The glamorous life of parenthood and medicine

Dr4. med. Ana Zelic Kerep

The glamorous life of parenthood and medicine

By Ana Zelić Kerep, MD (YoungEHA Ambassador)

Is it possible to have it all – the career, the family, good health, and sanity? Is it possible to give all of yourself to work and still manage to fulfil the needs of your children? I can only try to answer these questions by talking about my own personal experience. It may not apply to everybody, but it's better to start than not to write at all.

I don't have that much experience at being a mom. My little one is only two years old, so we are both new at this. One thing that truly makes things difficult during this time is sleep deprivation. A LOT OF IT. At a certain point, it does get the best of you. It is a real added stress to the already challenging career path, and it is not to be taken lightly.

I already wrote about how this career path was a dream come true, and the way it all came to be. Little did I know what motherhood would bring into my life.

I think that, for the most part, if you find yourself in a demanding specialty, you probably have a high sense of duty and an innate need for achievement. The moment you become a parent, you have a whole other arena of life in which you desire to perform, in order to fulfil the needs of this tiny human being you are responsible for. Honestly, it does get hard. I'm not whining but some days, I am truly happy if I wear matching socks. All of a sudden, the overstretched 24-hour days become even shorter and time becomes infinitely more valuable.  These two lives overlap. So, for me, even when I am home, I really am not. Very soon after coming home from work, I often go to my little office space and continue to work. My little one does not understand this, and it creates even more pressure to an already pressurized life.

After a lot of thinking about this, I formed a couple of thoughts I would like to share.

We are only human. Yes, your patients need you, your family needs you, you need you. But perhaps we should be asking ourselves: what will truly be important five years from now? Ten years from now? Is there any merit at all in overworking yourself and trying to do as much as you possibly can and as fast as you can?  Do you really need to burn the candle at both ends?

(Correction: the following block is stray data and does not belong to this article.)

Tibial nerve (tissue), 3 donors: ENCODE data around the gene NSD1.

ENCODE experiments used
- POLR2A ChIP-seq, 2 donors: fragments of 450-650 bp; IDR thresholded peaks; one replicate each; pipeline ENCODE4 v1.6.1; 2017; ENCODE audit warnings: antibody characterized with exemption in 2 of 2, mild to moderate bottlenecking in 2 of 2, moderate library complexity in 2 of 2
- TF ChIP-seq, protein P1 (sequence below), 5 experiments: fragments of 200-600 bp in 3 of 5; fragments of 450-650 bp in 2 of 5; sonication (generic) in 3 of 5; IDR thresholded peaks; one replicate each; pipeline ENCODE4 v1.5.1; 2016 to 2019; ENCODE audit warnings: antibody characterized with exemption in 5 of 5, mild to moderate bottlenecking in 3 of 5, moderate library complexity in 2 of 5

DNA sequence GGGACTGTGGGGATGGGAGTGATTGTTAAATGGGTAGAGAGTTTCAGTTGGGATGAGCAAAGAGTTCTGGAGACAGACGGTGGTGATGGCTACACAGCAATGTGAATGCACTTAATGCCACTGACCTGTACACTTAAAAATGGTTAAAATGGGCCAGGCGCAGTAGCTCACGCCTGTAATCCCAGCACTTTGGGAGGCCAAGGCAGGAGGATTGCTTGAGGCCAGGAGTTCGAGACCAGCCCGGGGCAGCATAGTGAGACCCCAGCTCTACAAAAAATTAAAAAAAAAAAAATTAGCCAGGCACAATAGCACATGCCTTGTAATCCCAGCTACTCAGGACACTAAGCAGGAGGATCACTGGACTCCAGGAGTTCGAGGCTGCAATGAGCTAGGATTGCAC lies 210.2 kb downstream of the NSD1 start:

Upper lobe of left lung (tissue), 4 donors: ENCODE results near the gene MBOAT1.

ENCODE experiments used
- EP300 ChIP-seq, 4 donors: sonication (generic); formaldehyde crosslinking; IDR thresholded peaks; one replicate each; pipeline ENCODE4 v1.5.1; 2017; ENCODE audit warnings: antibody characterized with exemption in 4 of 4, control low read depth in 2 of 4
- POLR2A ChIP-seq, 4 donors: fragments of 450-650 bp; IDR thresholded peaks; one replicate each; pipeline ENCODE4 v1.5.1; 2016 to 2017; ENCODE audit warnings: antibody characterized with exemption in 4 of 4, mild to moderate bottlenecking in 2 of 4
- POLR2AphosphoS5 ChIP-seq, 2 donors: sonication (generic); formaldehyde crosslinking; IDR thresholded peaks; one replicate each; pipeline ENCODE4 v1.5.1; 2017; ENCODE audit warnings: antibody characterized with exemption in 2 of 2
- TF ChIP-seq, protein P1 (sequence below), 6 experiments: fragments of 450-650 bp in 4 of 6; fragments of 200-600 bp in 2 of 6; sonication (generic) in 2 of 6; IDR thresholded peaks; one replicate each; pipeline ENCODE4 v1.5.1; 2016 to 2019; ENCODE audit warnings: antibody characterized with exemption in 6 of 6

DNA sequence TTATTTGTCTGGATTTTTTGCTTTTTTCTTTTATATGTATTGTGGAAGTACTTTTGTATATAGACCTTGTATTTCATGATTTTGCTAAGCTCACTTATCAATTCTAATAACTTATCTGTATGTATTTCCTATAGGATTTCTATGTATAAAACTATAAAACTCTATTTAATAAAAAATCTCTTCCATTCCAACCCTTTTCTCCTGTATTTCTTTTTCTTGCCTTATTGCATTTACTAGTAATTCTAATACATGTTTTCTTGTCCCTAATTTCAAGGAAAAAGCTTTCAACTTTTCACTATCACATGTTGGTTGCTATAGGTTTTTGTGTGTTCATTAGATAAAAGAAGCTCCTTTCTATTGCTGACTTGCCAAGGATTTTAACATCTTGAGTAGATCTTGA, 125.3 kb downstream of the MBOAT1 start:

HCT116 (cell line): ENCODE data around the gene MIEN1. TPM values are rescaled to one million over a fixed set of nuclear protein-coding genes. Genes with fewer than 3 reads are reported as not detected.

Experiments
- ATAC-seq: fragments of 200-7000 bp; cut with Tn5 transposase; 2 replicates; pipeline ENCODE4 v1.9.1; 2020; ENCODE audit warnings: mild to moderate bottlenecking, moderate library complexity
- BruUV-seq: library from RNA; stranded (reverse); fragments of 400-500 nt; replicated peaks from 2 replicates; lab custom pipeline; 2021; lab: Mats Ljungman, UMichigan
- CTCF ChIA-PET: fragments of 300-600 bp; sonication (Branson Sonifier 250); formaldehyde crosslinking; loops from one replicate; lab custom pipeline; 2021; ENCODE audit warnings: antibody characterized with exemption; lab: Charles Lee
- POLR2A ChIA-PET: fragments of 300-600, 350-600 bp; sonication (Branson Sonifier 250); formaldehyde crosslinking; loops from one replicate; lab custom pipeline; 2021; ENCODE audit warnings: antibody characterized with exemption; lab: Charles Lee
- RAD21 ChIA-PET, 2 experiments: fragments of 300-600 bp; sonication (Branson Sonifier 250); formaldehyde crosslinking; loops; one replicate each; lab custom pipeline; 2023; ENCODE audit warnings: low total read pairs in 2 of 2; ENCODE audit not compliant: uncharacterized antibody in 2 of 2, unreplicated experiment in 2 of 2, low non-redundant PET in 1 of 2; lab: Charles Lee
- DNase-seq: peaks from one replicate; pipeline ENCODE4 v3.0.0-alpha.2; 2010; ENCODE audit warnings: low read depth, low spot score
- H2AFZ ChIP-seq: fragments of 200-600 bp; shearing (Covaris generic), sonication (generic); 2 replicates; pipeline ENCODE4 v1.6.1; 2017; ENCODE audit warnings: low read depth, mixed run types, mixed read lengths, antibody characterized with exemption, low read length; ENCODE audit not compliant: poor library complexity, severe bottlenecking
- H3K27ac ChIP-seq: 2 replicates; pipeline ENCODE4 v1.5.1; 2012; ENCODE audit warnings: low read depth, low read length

I want to be a good (the best) mother and I want to be a good (the best) doctor. Those roles are not mutually unobtainable. What matters is measured responses to live your best life under the current circumstances, and mostly, on days when you question time realities and, "How am I going to get this all done today?," knowing you're not alone, and that there are others out there who understand.

Some things you cannot postpone, and there are some things you simply cannot afford not to do. Knowing, despite super-human effort, some things you will not manage, no matter how hard you work, and granting yourself the occasional forgiveness. In the midst of all these conflicting interests, if all this is done right, you can set a bright example for your children, an example of hard work, overcoming and doing anything (most) you set your mind to. I find it to be a magnificent way to live.

If this in any way resonated with you, I want to end with a couple of words of encouragement. You are just as worthy as a physician and/or a scientist, even if you are, at least for a fleeting amount of time, taking time and focusing all the extra energy on your family.

Everything you set out to do (and allowing yourself forgiveness when you get nearly there), you will. Reflecting on it all, I wouldn't change anything no matter how hard it gets. Even if you're not wearing matching socks, some days you'll manage to accomplish the impossible.

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Last Updated on Wednesday 01 September 2021.